While we are all getting older with every tick of the clock, the things that we expect from the tools that we use keeps evolving to include much younger technology. No one would accept a black and white television with a rotary channel selector mounted on the side of the set today. Just like you’d probably reject a telephone that had a rotary dial or even a crank, or a phone that required the assistance of an operator just to make a call to the next town.
Those of us who have been around for over a half century look back fondly on some of the old tech, like the nearly indestructible bakelite telephones of the 1950’s and 60’s. Again, the rotary dial would be too clunky for today. This is especially true for us aging boomers who like the looks of the industrial designs of our youth, especially cars. Then you go out and drive one of the old ones and can’t believe how poorly they handle, how long it takes them to stop, and how unsafe the things feel sans a three-point restraint system. There are small conveniences that you’ll really miss when you attempt to make an older car your daily driver, as well. Let’s start with the lack of today’s options.
Once you’ve enjoyed such options as a digital compass and a digital outside temperature readout, heated seats, mirrors and a remote start, you’re completely spoiled. I don’t think I have yet owned a vehicle that was fully optioned with every conceivable convenience; they’ve always been missing at least one item. Right now I have two older vehicles that I drive at various times of the year, and another that should be back on the road this coming summer. Of these three, only one has the option that I find myself missing the most, and that’s the digital temperature read-out. The 1988 Corvette had a number of options that weren’t all that common in the 1980’s, like ABS and heated mirrors. It also has the digital external temperature read-out. My 1982 Ford F-100 pickup and the 1993 Volvo 240 do not have the external temperature read-out. Have you ever tried to get an aftermarket thermometer for your car? The vast majority are poorly functioning junk, usually battery powered, with unreliable attachment options.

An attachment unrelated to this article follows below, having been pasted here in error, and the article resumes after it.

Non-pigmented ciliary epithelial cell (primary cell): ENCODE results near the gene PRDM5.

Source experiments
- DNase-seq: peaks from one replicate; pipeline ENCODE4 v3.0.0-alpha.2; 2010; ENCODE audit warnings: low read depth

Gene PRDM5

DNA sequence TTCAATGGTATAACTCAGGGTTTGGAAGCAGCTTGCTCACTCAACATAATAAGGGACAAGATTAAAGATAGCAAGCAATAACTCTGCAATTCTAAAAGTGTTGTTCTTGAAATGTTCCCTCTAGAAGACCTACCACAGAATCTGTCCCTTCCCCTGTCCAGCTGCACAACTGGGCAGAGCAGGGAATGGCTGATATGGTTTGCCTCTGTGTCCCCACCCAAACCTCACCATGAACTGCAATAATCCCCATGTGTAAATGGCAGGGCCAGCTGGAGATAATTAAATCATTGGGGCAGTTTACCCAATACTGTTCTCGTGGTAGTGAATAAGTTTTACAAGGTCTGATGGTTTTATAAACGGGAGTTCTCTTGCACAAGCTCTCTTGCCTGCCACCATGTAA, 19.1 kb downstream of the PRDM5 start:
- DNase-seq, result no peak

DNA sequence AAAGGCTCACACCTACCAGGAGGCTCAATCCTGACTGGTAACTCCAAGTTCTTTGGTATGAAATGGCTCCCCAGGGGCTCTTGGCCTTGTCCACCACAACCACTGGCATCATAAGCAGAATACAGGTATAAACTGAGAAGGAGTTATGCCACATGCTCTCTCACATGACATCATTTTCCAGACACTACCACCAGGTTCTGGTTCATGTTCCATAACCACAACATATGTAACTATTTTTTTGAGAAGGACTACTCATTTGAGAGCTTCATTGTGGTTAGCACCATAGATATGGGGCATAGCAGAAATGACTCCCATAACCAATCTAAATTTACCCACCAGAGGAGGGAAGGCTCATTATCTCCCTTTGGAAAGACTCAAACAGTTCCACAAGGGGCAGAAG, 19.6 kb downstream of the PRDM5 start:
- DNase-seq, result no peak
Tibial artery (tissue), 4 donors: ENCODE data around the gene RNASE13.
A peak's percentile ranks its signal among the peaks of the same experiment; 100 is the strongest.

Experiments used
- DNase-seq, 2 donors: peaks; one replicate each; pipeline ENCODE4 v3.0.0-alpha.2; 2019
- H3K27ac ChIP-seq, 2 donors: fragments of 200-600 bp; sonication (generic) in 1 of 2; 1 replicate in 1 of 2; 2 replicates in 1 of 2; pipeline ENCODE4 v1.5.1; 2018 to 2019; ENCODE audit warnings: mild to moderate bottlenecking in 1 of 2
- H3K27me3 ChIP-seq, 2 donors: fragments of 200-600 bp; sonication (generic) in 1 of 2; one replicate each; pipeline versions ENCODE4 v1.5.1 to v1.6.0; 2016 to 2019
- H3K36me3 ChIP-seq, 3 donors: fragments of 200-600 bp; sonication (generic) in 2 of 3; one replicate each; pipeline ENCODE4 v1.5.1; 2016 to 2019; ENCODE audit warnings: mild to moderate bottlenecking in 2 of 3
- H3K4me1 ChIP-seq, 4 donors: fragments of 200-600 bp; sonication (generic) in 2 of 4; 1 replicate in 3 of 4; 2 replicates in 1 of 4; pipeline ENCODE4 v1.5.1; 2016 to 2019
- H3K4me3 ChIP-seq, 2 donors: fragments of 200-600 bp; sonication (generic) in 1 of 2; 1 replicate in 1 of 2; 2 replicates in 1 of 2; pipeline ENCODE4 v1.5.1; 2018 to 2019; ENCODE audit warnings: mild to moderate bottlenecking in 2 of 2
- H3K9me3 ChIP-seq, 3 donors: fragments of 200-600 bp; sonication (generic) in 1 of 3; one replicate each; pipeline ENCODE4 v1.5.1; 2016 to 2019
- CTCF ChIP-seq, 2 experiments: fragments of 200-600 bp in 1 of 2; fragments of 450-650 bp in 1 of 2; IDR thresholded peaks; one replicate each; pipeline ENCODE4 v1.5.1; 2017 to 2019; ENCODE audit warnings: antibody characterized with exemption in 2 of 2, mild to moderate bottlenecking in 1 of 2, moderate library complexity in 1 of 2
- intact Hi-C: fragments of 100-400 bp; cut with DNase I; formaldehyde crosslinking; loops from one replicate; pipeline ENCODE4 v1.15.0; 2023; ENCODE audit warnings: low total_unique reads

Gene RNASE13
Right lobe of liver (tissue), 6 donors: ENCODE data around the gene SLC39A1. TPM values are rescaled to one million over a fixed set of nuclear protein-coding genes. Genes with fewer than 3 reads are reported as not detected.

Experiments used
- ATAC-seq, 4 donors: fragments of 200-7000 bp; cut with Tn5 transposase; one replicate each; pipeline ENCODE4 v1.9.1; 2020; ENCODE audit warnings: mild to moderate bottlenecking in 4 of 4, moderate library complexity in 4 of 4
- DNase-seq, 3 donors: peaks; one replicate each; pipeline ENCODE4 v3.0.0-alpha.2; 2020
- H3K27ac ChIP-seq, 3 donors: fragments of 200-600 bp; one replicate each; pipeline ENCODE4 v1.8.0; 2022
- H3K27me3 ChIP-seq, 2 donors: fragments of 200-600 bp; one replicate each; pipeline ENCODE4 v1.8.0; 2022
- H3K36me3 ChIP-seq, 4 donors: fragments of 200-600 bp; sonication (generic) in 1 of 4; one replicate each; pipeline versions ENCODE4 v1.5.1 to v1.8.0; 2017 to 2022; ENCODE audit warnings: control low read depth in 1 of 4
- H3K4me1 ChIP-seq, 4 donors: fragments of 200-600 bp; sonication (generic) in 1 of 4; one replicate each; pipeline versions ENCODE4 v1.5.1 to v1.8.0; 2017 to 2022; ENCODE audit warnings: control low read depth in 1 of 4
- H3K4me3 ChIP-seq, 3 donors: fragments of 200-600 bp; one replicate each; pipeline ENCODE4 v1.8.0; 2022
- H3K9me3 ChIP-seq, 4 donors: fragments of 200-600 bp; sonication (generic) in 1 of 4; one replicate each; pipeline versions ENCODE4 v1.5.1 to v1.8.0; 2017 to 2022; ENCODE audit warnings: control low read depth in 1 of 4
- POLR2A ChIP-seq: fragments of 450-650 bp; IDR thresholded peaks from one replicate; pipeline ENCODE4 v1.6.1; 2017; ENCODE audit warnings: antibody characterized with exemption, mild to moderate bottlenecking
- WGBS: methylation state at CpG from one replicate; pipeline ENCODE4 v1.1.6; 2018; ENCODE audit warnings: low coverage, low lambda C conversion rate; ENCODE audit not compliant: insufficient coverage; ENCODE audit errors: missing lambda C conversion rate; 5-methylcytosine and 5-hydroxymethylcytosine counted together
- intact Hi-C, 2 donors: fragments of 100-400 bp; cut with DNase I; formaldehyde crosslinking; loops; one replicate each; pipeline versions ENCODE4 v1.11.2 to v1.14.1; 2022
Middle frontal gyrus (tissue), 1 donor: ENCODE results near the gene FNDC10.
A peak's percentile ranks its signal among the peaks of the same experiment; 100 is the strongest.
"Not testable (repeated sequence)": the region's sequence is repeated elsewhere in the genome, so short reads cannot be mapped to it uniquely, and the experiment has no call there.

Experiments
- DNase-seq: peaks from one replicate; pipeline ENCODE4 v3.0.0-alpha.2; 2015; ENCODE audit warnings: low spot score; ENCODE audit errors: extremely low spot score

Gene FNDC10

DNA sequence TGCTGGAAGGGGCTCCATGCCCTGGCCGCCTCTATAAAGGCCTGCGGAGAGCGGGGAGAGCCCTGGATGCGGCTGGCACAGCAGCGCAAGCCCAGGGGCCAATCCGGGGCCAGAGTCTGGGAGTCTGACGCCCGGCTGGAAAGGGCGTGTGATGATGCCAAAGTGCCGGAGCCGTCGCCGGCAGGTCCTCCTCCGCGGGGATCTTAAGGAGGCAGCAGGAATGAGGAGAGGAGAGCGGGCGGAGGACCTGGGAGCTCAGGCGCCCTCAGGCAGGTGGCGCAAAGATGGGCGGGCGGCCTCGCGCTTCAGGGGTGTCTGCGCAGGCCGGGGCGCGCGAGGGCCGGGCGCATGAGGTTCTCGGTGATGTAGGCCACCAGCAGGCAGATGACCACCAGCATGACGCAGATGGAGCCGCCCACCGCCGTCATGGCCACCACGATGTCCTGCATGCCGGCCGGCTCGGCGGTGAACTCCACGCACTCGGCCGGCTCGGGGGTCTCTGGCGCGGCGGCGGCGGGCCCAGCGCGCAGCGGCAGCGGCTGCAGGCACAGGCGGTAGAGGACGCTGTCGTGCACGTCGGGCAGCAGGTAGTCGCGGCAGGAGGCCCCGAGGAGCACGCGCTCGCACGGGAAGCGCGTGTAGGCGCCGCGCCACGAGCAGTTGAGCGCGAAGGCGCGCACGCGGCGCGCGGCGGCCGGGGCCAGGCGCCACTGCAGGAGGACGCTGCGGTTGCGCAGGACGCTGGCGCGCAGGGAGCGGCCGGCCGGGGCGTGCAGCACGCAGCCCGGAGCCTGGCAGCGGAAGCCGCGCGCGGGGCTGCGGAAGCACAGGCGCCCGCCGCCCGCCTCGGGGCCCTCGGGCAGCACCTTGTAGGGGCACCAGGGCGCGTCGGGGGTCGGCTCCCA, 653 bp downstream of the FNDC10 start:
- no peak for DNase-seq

I tried a $19 option that was battery powered and could be affixed to your dash with hook and loop double sided tape. After six months of living with this hard to read, inaccurate device, the last time it fell off the dash and onto the floor I left it there until it was nearly ground up by the abrasive dirt and crud on the floor mat. It was no loss. It’s as if no one seems to care enough to build a reliable, easy to read, good as factory digital thermometer for your car. Part of the problem is the fact that an easy to read unit needs to be hooked into your car’s wiring so that the LED indicators are bright enough to see. So I’m trying to do something about it on my own to use in my vehicles that are not so equipped.
I bought a hard wired digital external temperature gauge from an electronics supply house with blue LED’s. I also ordered some special modeling plastic designed for prototyping. I’ll use that to make a custom housing for the LED display. I’ve got a new, super easy way of getting power to the unit as well, but I’ve got to try it all out first. If all goes the way it should, I’ll most likely have one in every one of the older vehicles that I own ... and right now that’s about five vehicles. The next frontier? Aftermarket seat heating units. If you like the older stuff but you want the best comforts available today, you have to research, test, and often come up with your own solution to make it work the way it ought to.
Arlo Mudgett’s Morning Almanac has been heard over multiple radio stations in Vermont for nearly 30 years, and can be tuned in at 92.7 WKVT FM Monday through Saturday mornings at 8:35 a.m.